''It puts a lot more responsibility of Tyreke and Eric to be more facilitators,'' Williams said of Holiday’s absence, per Reid. ''At the same time, we need those guys to score big for us.''
The latest Holiday is projected to be back is after the All-Star break, which would probably be a smart move. It’d be better to get the ankle back to 100 percent rather than deal with nagging pain all year.
''I've tried to keep heat on it, but it got bigger (swelling),'' Holiday said. “It's just hard to play on it. I don't remember how it happened, but I hurt it when I started limping and it has gradually gone on. We've been trying to get the swelling down.”
As Holiday tries to keep the swelling down, the Pelicans will try to keep their heads above water.
And that won't be easy.
A Glimmer of Hope
Whenever you have one of the best players in the world, you’re never totally out of it. In Davis, New Orleans has a true star capable of doing special things.
Here’s what Holiday had to say about AD, per Jim Eichenhofer of NBA.com earlier this week:
He works hard. I don't think he takes anything for granted. He has all the talent in the world, but a lot of guys have talent and don't work hard, so it doesn't mean anything. (He is the) first one in the gym, last one to leave. He works as hard as he can to make himself better. That's why he is who he is.There’s no doubt Davis will rack up some Ws, even with his partner in crime on the sidelines. Take New Orleans’ most recent victory, 96-80 over the Lakers, for example.
In his first game back after missing three straight (left foot), Davis was uncharacteristically quiet in the first two quarters. He missed a wide-open dunk, turned the ball over a few times and just didn’t look like himself.
Los Angeles held Davis to nine points and led 44-43 at the break.
But in the second half, the Brow unleashed a 20-point barrage against the Lakers and spearheaded a 27-12 run in the fourth. He finished with 29 points, eight boards, four blocks and three steals.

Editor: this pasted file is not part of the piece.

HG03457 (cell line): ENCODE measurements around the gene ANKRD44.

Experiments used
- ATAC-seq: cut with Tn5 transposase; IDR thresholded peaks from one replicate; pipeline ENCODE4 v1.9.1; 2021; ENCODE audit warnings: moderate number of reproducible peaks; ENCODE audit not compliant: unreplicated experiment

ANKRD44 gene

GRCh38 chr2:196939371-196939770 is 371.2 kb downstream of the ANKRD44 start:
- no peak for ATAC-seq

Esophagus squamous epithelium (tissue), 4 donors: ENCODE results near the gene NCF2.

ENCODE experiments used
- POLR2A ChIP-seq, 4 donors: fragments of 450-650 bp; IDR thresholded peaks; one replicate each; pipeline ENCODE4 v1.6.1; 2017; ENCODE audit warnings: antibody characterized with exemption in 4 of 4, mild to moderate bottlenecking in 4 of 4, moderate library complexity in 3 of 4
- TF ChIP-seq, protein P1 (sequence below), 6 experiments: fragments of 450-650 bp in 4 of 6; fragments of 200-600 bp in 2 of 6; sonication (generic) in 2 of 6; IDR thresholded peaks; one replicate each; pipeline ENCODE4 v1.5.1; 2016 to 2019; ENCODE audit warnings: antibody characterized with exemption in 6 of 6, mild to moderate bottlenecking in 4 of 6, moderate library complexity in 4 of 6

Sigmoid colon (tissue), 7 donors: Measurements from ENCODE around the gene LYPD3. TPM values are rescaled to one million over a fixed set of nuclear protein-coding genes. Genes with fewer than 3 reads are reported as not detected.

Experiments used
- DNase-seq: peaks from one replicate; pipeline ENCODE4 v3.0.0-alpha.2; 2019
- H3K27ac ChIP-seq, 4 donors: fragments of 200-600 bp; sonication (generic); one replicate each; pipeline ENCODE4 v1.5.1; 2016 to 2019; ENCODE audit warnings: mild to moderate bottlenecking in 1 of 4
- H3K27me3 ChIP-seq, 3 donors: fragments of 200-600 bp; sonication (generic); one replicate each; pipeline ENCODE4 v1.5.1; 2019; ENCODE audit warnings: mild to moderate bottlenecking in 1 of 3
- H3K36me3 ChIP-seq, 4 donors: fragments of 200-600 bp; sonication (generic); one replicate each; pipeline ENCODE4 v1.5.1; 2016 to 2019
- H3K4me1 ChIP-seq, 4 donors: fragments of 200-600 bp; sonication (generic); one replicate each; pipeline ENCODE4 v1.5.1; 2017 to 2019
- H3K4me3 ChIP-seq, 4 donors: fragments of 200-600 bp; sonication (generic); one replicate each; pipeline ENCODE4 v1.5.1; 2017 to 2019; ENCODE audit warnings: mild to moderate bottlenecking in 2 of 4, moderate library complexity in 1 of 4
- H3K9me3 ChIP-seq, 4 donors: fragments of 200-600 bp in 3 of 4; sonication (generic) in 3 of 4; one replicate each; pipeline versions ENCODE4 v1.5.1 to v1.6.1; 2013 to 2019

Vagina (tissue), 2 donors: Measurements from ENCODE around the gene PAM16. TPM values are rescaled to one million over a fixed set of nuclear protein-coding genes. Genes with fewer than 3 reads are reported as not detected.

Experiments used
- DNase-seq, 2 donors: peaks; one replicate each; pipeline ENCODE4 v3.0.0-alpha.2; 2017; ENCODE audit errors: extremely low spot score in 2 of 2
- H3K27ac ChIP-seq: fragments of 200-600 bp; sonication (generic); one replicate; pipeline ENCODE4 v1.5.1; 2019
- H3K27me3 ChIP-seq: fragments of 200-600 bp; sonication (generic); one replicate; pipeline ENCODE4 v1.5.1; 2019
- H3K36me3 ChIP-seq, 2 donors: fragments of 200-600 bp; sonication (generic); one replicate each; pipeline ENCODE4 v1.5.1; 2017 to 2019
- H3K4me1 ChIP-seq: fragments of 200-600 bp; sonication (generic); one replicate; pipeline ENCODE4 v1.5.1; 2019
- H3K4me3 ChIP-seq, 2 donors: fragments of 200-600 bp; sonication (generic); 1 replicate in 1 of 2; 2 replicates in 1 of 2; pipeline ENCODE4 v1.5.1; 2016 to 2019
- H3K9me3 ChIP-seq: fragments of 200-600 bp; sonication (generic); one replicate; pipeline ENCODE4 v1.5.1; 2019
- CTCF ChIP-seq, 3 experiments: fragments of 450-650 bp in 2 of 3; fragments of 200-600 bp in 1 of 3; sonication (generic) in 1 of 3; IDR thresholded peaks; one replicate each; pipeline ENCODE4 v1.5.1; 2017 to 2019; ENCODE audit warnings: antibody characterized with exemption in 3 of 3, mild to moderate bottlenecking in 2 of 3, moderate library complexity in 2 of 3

"The team did a great job of looking for me and I tried to go find the ball in certain situations to try to get myself going," Davis said after the win, via The Associated Press (ESPN).
There will be other nights just like that, where Davis is aggressive and efficient and just flat-out unstoppable. But what happens when he’s human?
When the 21-year-old scores 21 points or less—or doesn’t play—the Pelicans are 6-11.
New Orleans is certainly putting a heavy burden on a third-year player who hasn’t even hit his prime yet. But that’s really the only option.
LeBron James did it in his first go-around with Cleveland, so it’s not impossible. But those are enormous shoes to fill. All-time-great shoes, in fact.
If AD can lead the Pelicans to a .500 record with Holiday out, it’d be a monumental success.
After starting the season 4-12 thanks to injuries to Kevin Durant and Russell Westbrook, the Oklahoma City Thunder have since gone 18-8 and catapulted themselves back into contention.
The first seven seeds in the West are all but cemented. Some will rise and some will fall, but the following teams are a safe bet earn a playoff berth: the Warriors, Portland Trail Blazers, Memphis Grizzlies, Mavericks, Houston Rockets, Clippers and San Antonio Spurs.
Howard Beck, B/R’s NBA Senior Writer, wrote on New Year’s Eve the “Western Conference playoff race is over.” Beck pointed to those seven squads, and the Thunder, as the most likely top-eight finishers.
And that was before Jrue went down.
With Oklahoma City surging up the standings like Westbrook on a fast break, the Pelicans’ postseason hopes are inches from death.
At full strength, before any injuries, the team was still playing .500 basketball. That won't cut it in the West.
The road to the playoffs was already going to be a bumpy one. Now the pavement is littered with shards of glass, black ice and herds of wild animals.
OKC, currently just one game ahead of the Pelicans, is very likely going to distance itself from them in the next two to four weeks.
Hopefully for New Orleans—both now and in the future—Holiday comes back at full strength as soon as possible.
But it's very likely that when he does return, it'll be to a team that's taken its final breath of playoff promise.
All stats are accurate as of Jan. 22, courtesy of Basketball-Reference.com unless otherwise noted.